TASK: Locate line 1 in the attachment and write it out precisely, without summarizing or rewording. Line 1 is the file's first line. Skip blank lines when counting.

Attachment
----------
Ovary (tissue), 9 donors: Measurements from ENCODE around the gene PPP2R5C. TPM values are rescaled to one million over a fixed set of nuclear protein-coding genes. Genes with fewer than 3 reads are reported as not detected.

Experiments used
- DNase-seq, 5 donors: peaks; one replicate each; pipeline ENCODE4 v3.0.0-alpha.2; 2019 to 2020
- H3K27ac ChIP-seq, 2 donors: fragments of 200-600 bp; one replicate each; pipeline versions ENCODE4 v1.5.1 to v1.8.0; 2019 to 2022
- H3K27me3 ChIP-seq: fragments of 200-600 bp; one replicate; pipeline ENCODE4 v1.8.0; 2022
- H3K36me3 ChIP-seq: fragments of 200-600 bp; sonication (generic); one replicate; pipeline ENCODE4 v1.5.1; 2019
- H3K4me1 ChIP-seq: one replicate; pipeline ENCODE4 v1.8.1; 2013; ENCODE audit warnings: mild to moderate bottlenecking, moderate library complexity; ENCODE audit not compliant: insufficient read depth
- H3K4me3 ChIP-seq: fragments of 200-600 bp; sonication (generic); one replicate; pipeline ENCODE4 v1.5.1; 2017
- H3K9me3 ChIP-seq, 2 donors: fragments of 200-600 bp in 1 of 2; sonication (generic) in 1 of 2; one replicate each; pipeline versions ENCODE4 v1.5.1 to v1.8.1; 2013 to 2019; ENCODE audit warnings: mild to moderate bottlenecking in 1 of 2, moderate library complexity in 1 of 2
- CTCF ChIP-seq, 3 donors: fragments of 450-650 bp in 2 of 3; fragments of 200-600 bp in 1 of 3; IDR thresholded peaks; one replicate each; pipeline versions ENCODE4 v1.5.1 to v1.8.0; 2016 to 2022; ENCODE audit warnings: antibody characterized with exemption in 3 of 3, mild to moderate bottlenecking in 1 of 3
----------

Ovary (tissue), 9 donors: Measurements from ENCODE around the gene PPP2R5C. TPM values are rescaled to one million over a fixed set of nuclear protein-coding genes. Genes with fewer than 3 reads are reported as not detected.